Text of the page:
Hepatitis B virus sheds light on ancient human population movements into Australia
Australian researchers have used hepatitis B virus genome sequences to deduce that the mainland Aboriginal population separated from other early humans at least 59,000 years ago. (2019-03-17)
Ancient DNA research shines spotlight on Iberia
The University of Huddersfield's Archaeogenetics Research Group joins an international team to conduct the largest-ever study of ancient DNA from the Iberian Peninsula (Spain and Portugal) which suggests that the Iberian male lineages were almost completely replaced between 4,500 and 4,000 years ago by newcomers originating on the Russian steppe. (2019-03-14)
Revamping science: Making room for more voices
Science is known for being objective and apolitical, but is it? (2019-03-12)
Pollinators need people
A global study has concluded that people are essential to conserving the pollinators that maintain and protect biodiversity, agriculture and habitat. (2019-03-11)
Translocation of bighorn sheep in Arizona has positive genetic outcomes
Research shows it is possible to re-establish bighorn sheep populations without a reduction of genetic diversity over a short period and without erosion of ancestral lineage. (2019-03-06)
WSU researcher discovers oldest tattoo tool in western North America
Washington State University archaeologists have discovered the oldest tattooing artifact in western North America. (2019-02-28)
3,500 years of shellfish farming by indigenous peoples on the Northwest coast
The indigenous peoples of British Columbia have been harvesting shellfish from specially-constructed clam gardens for at least 3,500 years, according to a study released Feb. (2019-02-27)
Northwest Coast clam gardens nearly 2,000 years older than previously thought -- study
A study led by SFU archaeology professor Dana Lepofsky and Hakai Institute researcher Nicole Smith reveals that clam gardens, ancient Indigenous food security systems located along B.C.'s coast, date back at least 3,500 years -- almost 2,000 years older than previously thought. (2019-02-27)
Indigenous knowledge, key to a successful ecosystem restoration
Ecological restoration projects actively involving indigenous peoples and local communities are more successful. (2019-02-26)
Indigenous agriculture has potential to contribute to food needs under climate change
Researchers from Kamehameha Schools, University of Hawaii at Manoa and the United States Geological Survey have published a study in the journal Nature Sustainability (March 2019) highlighting the large role indigenous agriculture can play in producing food, while supporting biodiversity and indigenous well-being in Hawaii under intense land use and climate changes. (2019-02-26)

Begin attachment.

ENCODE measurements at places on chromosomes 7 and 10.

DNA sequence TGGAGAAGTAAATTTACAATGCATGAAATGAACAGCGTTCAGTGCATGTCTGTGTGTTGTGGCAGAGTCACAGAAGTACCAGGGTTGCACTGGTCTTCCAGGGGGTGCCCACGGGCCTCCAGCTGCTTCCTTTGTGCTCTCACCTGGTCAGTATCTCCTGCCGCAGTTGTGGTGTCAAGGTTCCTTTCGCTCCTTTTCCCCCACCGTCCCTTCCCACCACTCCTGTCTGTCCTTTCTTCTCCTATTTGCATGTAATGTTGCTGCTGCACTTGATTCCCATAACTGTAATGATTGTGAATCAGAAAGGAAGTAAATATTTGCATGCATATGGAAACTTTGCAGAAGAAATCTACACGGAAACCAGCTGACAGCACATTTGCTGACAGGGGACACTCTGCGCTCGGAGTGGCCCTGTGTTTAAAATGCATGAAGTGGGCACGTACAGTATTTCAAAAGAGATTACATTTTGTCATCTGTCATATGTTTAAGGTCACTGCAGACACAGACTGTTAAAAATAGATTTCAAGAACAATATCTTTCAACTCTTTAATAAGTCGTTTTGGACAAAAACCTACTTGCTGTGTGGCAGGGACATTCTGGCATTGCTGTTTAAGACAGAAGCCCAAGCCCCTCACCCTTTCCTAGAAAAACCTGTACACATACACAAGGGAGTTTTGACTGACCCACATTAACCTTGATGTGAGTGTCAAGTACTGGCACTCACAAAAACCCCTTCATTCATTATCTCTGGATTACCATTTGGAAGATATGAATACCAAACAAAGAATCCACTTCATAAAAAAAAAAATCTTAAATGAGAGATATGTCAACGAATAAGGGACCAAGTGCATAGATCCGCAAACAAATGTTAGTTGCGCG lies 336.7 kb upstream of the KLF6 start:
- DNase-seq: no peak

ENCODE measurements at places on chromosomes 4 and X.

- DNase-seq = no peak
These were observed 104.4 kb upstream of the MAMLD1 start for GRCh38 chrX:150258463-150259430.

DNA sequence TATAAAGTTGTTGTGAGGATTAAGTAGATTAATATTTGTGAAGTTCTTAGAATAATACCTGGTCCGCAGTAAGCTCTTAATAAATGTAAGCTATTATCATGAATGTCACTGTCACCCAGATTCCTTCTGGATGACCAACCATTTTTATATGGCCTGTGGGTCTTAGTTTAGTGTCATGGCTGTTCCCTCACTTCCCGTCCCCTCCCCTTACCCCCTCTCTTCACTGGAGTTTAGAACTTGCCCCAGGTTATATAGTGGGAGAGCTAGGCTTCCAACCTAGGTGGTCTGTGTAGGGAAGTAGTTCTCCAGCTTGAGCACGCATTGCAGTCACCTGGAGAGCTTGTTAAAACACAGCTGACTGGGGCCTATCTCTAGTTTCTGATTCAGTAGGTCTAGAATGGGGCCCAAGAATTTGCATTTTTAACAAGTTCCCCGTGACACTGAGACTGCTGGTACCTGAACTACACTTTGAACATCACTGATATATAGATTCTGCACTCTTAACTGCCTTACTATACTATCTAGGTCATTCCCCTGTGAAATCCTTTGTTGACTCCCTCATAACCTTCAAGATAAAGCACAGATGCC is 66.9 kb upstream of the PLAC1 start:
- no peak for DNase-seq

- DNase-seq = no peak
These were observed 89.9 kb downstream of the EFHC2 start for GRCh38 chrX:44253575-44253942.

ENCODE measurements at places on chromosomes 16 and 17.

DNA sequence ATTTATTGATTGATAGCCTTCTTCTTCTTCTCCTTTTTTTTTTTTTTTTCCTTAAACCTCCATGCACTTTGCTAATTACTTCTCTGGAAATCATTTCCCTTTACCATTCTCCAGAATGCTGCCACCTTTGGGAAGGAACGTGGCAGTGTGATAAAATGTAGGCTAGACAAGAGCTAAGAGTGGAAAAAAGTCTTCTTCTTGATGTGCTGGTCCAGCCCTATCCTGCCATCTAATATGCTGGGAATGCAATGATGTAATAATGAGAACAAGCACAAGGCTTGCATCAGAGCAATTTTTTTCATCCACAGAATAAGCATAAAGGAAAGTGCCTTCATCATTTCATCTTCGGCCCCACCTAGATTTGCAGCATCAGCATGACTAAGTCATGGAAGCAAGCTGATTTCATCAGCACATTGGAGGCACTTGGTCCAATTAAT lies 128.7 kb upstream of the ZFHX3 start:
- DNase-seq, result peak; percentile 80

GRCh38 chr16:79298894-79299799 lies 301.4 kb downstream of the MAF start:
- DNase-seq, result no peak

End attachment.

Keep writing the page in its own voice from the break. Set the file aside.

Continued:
Mothers with children taken into out-of-home care at risk of poor prenatal care in next pregnancies
Mothers whose first child was taken into care were found to have inadequate or no prenatal care during subsequent pregnancies, according to a study published in CMAJ (Canadian Medical Association Journal). (2019-02-25)
Potential of strategic partnerships to form a Health Equity Network of the Americas (HENA)
Recognizing the persistence of health inequities in the Americas, an emerging Health Equity Network of the Americas (HENA) describes its approach to promoting health equity through intersectoral partnerships in a newly released issue of Ethnicity & Disease. (2019-02-22)
Indigenous hunters have positive impacts on food webs in desert Australia
Australia has the highest rate of mammal extinction in the world. (2019-02-17)
Marin County: Safe harbor for Native residents during the Mission era and beyond
Contrary to the dominant narrative of cultural extinction, indigenous residents of Marin County survived colonization, preserving and passing on their traditions and cultural practices. (2019-02-14)
Cultural practices improve health care for Indigenous women living with violence
The health of Indigenous women recovering from the trauma of partner violence improves when the healing process integrates elder-led circles and other cultural elements, finds new research from the University of British Columbia and Western University. (2019-01-31)
Addressing dietary inequities in Canada
To address the root causes of poor diets, improve nutrition and reduce dietary inequities in Canada requires a broad approach, combining nutrition and social policies, argues an analysis in CMAJ (Canadian Medical Association Journal). (2019-01-28)
Body-painting protects against bloodsucking insects
A study by researchers from Sweden and Hungary shows that white, painted stripes on the body protect skin from insect bites. (2019-01-17)
3,000-year-old eastern North American quinoa discovered in Ontario
A mass of charred seeds found while clearing a home construction site in Brantford, Ontario, has been identified as ancient, domesticated goosefoot (C. berlandieri spp. jonesianum), a form of quinoa native to Eastern North America. (2019-01-14)
Revised Brazilian forest code may lead to increased legal deforestation in Amazon
Researchers show that up to 15 million hectares of forest risk losing protection owing to a new clause in the law under which state governments can let private landowners protect only 50 percent of their property, down from 80 percent previously, if over 65 percent of the state is protected by conservation units or indigenous reservations. (2019-01-04)
Major gaps remain in how traditional knowledge is used in salmon governance in Norway and Finland
A new article published today in the journal Arctic points to major challenges in the ways traditional knowledge is included in the management of Atlantic salmon in Norway and Finland. (2018-12-20)